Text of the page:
discussing "'functional equivalent of contractual privity' under the three prong test in Ossining" in the context of a breach of contract claimSummary of this case from Stapleton v. Barrett Crane Design & Eng'g
November 20, 2008.
Order, Supreme Court, New York County (Rolando T. Acosta, J.), entered September 12, 2007, which granted defendants' motion to dismiss the complaint, unanimously affirmed, with costs.
Feinstein Nisnewitz, P.C., Bayside (Sheldon Feinstein of counsel), for appellant.
Wasserman Grubin Rogers, LLP, New York (Richard Wasserman of counsel), for respondents.
Tom, J.P., Saxe, Sweeny, Catterson and DeGrasse, JJ.
There is admittedly no contractual privity between the parties, and the court properly found that plaintiff contractor failed to state a cause of action under any of the theories set forth in the complaint because it failed to demonstrate the "functional equivalent of contractual privity" under the three prong test set forth in Ossining Union Free School Dist. v Anderson LaRocca Anderson ( 73 NY2d 417, 419). In Ossining the Court of Appeals rejected the argument that reliance on plans and specifications included in the bid package constituted the functional equivalent of privity, holding that any asserted reliance must be by a known party and not a class of potential parties, such as future bidders. Even were we to find that a class composed of prequalified bidders was sufficiently known for purposes of Ossining, the prequalified bidders were simply not "known" at the time of the complained-of conduct.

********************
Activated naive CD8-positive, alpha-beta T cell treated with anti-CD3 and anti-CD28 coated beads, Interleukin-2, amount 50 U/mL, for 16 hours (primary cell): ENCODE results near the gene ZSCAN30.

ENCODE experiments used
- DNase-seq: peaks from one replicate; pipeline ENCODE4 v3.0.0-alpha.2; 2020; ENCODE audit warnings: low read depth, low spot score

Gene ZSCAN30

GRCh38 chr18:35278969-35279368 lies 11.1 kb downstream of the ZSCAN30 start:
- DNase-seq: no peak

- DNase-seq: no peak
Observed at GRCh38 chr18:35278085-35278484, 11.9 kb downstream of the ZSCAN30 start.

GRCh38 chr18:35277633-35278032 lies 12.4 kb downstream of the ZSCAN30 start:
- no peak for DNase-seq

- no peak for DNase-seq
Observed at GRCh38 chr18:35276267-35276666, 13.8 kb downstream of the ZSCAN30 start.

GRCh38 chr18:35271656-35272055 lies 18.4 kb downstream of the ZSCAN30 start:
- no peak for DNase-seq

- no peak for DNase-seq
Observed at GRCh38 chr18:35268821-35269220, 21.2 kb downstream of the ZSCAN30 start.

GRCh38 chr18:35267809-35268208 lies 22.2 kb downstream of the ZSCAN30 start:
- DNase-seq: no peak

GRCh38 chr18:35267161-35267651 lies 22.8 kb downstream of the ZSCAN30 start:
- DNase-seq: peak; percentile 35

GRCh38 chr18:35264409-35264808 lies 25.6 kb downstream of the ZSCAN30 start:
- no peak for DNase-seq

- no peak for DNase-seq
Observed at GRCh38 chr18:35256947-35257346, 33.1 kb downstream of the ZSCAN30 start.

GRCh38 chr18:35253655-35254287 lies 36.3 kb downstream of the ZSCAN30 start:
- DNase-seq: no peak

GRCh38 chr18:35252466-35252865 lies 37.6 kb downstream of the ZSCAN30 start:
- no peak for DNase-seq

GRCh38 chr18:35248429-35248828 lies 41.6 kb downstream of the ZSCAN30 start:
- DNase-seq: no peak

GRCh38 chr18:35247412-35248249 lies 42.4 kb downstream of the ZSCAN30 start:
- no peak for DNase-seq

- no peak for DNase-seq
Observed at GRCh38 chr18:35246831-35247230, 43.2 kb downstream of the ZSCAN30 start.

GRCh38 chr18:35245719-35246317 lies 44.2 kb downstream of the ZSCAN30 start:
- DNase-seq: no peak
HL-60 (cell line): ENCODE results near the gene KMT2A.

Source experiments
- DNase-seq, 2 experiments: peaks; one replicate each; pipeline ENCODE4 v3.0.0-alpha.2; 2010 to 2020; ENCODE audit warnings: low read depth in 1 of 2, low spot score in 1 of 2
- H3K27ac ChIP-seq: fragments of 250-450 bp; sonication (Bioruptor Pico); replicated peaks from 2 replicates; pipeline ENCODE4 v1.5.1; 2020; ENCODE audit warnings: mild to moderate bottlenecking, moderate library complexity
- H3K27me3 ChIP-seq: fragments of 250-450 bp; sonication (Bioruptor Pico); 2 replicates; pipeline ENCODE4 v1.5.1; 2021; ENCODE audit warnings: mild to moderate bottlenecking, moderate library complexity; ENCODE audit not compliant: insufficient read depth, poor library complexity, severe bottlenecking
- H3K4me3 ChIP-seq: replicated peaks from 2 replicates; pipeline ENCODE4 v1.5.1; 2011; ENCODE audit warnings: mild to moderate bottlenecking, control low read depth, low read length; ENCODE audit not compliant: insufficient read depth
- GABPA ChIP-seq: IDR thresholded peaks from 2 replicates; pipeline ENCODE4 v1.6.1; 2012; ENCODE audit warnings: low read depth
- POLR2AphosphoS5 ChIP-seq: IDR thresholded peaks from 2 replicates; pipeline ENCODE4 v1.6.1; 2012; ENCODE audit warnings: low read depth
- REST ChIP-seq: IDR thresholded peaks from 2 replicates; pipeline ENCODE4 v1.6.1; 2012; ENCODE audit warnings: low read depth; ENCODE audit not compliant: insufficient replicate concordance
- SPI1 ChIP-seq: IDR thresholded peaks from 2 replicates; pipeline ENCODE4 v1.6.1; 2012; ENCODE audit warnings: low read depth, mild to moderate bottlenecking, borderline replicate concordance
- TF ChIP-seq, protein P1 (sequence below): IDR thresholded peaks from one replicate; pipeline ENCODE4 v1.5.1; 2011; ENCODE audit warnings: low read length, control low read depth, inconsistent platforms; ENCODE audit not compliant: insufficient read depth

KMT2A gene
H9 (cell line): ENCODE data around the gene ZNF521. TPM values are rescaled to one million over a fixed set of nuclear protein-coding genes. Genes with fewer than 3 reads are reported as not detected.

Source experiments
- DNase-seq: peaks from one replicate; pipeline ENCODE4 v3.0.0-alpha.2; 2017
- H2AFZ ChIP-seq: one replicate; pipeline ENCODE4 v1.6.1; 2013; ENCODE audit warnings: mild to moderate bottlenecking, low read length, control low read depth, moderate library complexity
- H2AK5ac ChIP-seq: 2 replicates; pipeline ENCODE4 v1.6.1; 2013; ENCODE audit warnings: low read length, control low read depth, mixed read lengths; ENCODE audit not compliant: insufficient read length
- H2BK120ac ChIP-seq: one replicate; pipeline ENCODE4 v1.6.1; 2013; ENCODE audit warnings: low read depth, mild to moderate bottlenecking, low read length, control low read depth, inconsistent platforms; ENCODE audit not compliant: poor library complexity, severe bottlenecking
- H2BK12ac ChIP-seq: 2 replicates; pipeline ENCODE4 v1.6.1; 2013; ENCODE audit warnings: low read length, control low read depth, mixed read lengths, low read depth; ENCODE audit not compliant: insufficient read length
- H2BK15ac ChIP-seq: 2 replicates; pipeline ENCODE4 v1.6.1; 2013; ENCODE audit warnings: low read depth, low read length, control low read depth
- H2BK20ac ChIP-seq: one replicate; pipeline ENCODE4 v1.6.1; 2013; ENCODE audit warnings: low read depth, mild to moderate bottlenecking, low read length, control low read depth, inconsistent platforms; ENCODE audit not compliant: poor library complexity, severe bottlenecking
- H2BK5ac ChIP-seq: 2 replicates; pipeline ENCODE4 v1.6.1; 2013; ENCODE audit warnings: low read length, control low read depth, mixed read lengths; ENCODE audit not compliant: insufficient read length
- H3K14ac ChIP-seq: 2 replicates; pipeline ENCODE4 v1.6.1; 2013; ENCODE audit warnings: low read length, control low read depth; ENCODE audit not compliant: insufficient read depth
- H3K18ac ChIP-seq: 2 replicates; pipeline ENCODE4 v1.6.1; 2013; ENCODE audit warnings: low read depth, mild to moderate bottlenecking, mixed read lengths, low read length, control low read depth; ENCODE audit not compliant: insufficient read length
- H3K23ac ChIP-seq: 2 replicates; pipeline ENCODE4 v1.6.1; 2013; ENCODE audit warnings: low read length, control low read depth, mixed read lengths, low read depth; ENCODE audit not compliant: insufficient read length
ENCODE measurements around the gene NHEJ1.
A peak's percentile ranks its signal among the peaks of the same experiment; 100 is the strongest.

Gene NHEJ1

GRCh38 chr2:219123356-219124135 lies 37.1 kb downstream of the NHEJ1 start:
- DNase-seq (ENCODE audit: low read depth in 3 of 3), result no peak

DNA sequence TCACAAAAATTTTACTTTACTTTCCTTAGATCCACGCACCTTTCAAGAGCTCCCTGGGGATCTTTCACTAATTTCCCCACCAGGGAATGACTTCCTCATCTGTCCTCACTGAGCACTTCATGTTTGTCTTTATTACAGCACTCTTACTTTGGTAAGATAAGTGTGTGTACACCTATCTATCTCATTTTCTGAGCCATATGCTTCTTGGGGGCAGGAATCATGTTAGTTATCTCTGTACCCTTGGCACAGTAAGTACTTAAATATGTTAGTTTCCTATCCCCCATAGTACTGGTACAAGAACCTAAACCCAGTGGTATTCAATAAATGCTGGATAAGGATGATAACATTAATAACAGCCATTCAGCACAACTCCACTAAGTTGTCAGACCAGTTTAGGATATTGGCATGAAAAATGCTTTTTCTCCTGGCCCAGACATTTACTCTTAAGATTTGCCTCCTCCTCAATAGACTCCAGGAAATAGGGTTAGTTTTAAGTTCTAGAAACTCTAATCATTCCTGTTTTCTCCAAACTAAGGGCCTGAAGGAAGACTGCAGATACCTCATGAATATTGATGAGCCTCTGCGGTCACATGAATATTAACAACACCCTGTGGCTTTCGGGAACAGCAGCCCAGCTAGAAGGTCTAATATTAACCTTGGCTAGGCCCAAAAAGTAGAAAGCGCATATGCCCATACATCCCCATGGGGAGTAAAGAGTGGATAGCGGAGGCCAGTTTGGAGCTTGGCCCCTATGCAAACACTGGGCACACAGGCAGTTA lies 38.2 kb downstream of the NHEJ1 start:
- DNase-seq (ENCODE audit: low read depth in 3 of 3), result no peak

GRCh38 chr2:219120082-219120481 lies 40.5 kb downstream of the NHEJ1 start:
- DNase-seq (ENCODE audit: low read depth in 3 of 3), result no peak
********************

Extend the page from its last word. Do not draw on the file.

Because the complaint was properly dismissed for these reasons, we need not address the statute of limitations issue.